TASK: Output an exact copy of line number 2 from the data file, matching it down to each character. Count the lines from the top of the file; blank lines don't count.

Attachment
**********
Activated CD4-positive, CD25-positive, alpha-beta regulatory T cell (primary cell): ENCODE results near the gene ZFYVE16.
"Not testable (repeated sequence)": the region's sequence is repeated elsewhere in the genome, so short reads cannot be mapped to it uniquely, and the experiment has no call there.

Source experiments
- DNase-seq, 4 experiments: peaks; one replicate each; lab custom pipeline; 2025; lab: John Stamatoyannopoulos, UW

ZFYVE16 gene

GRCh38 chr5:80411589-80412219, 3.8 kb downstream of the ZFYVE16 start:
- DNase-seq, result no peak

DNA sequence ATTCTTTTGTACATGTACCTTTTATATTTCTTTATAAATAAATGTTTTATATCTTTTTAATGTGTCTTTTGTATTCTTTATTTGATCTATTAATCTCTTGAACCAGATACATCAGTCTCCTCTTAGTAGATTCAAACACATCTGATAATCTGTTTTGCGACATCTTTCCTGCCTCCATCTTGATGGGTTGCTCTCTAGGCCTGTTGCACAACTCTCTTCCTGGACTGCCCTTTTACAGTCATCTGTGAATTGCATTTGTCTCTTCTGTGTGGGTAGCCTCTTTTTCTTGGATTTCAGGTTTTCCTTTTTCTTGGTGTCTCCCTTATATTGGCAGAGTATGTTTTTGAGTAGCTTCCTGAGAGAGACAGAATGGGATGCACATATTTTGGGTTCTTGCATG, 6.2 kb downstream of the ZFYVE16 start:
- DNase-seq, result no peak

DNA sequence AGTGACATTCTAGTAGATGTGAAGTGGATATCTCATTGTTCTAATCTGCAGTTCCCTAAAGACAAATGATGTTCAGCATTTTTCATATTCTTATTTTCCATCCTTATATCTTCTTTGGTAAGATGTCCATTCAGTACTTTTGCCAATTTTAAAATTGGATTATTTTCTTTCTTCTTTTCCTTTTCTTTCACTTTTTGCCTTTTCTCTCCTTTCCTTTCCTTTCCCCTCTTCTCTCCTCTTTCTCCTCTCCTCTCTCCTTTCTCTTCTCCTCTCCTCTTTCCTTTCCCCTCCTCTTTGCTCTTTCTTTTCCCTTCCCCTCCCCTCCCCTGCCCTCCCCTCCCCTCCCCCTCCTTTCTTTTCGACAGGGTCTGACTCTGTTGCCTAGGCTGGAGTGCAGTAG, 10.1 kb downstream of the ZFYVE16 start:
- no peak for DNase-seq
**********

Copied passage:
"Not testable (repeated sequence)": the region's sequence is repeated elsewhere in the genome, so short reads cannot be mapped to it uniquely, and the experiment has no call there.